My Article About Negotiating

Here is link to an article of mine published by The Conversation about negotiating and deciding who should make the first offer. The Conversation is a great news and current affairs website which publishes daily newsletters. All articles are written by academics and are research based.  I qualify as I lecture in Dispute Resolution Advocacy at the University of Technology Sydney - in addition to being a family lawyer and mediator. The Conversation initially began in Australia in 2011. Associated sites now also operate in the US and UK. I recommend subscribing to the daily email at


I thought you might find this video interesting -  It features English teenagers talking about the separation of their parents.  As a family mediator and lawyer, the video made me reflect on: Even though the interviews occur around 6 years after separation, some of the teenagers are still hoping their parents might get back together. The teenagers spend a lot of time and energy thinking and worrying about their parents and their separation. The parents gave little and conflicting information to their children about the separation - perhaps explaining the above two points. The separations could have been made easier for the children (and probably the parents) by greater communication between the parents and clearer explanations about what is to happen being given to the children.  Mediation is a great way for parents to decide how to do this. I have been referring my mediation and legal clients to the video. You ...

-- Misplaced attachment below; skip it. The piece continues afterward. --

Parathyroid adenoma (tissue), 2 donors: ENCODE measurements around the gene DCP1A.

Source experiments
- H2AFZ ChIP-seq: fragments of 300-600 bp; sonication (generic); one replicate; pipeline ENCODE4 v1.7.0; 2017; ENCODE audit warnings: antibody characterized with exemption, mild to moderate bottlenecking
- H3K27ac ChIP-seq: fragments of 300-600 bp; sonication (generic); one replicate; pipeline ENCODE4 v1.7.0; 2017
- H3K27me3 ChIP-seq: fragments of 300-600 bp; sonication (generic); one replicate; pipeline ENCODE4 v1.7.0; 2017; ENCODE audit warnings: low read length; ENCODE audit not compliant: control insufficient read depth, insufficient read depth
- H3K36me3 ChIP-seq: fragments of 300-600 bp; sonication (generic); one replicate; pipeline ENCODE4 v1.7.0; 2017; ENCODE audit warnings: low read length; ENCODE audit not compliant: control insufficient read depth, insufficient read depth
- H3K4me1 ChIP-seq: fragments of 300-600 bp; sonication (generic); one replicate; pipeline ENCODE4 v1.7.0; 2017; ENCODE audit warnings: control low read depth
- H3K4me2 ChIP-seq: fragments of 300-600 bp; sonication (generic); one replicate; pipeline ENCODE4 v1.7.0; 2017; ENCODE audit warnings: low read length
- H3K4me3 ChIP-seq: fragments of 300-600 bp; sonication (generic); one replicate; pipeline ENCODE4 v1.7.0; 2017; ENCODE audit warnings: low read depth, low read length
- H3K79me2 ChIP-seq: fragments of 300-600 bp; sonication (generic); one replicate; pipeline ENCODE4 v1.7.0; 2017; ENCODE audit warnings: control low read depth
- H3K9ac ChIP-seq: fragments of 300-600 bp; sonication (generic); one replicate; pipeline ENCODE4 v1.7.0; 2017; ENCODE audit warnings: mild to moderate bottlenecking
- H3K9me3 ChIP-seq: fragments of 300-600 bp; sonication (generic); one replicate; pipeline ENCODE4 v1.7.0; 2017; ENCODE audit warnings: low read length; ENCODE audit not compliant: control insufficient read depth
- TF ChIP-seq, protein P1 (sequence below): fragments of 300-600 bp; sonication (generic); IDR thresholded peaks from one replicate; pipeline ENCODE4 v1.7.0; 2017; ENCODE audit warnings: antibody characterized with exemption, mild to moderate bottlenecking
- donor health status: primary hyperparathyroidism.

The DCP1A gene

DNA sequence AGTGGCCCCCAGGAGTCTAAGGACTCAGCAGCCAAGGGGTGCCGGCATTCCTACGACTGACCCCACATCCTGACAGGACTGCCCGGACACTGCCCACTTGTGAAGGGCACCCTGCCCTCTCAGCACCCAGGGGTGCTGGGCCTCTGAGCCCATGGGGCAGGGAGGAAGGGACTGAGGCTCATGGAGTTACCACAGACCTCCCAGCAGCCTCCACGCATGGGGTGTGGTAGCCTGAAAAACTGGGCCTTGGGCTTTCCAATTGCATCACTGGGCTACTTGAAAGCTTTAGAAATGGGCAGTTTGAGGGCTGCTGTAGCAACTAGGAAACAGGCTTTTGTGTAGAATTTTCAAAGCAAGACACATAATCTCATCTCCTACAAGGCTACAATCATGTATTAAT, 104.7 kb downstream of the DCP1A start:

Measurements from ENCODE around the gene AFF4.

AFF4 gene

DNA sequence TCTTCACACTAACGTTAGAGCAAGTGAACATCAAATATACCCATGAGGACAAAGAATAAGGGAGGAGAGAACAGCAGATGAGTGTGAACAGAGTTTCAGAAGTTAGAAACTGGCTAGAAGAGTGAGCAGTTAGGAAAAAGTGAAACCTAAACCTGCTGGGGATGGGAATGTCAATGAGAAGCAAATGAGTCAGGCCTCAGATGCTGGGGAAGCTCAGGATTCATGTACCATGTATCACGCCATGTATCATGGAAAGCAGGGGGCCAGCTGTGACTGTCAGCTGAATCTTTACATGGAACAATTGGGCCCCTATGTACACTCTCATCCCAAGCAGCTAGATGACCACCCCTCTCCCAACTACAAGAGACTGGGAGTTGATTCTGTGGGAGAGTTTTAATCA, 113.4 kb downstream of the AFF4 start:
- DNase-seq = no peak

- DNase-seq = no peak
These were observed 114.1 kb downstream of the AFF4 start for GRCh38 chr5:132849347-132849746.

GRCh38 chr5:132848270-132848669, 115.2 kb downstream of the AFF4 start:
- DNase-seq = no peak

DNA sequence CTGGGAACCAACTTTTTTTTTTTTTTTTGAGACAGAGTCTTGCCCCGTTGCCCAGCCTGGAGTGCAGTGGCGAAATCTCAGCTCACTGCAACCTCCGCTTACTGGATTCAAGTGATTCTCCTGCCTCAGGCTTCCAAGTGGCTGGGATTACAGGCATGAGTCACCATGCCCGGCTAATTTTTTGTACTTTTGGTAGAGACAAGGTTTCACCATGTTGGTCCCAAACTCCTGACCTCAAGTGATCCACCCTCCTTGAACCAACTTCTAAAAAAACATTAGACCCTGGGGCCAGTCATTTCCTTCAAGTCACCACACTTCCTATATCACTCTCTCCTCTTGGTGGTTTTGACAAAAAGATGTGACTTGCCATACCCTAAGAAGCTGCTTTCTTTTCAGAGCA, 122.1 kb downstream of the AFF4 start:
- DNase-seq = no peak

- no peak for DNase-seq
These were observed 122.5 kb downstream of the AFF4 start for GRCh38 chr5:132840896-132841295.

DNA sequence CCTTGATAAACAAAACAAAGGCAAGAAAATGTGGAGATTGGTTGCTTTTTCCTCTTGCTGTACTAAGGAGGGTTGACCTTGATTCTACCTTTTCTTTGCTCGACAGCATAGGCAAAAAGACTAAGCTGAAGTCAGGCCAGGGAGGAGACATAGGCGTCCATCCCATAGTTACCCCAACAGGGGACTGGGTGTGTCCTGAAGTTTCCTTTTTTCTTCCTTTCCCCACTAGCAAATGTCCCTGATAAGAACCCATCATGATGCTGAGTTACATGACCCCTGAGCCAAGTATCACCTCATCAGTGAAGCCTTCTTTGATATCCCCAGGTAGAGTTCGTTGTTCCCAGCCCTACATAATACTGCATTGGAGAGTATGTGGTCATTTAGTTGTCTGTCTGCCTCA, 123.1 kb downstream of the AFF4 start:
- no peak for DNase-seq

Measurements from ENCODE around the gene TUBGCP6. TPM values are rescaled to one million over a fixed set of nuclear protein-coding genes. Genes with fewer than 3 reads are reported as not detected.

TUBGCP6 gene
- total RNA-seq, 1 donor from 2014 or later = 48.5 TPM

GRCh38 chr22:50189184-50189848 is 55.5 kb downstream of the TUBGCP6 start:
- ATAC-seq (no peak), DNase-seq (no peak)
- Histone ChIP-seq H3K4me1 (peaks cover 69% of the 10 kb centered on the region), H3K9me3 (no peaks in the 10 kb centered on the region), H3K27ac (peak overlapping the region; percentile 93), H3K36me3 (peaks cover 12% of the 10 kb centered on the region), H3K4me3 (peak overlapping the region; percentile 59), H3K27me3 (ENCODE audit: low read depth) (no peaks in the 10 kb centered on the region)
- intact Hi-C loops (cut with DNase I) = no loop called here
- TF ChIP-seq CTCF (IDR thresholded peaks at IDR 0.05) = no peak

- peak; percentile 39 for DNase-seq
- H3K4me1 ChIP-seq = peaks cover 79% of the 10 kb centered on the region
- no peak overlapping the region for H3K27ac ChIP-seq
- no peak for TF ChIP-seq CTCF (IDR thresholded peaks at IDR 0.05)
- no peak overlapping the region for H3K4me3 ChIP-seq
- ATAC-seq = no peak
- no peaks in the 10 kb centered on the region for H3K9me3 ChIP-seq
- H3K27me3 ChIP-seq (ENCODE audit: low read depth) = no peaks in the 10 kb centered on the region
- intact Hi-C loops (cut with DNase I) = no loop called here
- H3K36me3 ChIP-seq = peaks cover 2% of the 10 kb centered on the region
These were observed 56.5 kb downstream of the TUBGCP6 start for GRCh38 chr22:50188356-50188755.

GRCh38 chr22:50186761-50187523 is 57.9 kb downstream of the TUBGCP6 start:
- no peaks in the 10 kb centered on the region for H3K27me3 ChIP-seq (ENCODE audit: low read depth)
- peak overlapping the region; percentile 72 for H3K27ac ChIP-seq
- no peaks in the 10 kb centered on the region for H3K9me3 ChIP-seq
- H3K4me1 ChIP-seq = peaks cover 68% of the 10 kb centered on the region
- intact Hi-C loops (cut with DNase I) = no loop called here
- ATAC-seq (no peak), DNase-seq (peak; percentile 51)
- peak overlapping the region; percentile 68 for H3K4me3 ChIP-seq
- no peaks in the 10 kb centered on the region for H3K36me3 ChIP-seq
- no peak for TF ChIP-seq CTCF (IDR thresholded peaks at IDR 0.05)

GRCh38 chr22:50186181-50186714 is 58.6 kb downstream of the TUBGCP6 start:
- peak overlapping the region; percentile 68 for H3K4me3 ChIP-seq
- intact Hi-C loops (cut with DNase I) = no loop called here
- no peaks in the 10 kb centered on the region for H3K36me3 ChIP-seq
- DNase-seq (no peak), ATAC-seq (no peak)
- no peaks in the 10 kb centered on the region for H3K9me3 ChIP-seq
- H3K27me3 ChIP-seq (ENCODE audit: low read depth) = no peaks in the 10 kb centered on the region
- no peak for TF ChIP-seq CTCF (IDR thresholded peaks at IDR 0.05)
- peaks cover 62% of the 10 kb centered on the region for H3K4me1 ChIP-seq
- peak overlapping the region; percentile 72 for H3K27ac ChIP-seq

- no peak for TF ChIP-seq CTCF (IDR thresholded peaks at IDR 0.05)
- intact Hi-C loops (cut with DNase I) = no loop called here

Separating spouses have many issues to resolve - including choosing the most appropriate decision making process.  Early selection of the best process helps separating spouses reach the best possible agreements, save time and money, and minimise acrimony. I have developed the attached chart to help explain the four main process choices available to spouses - being mediation, collaborative practice, lawyer-to-lawyer negotiations and court.  I find the chart useful in helping clients select the most appropriate process for their family circumstances. You are welcome to use the chart to discuss this issue with your clients, friends or colleagues.  I would welcome your feedback. Click here for my Family Law Process Chart.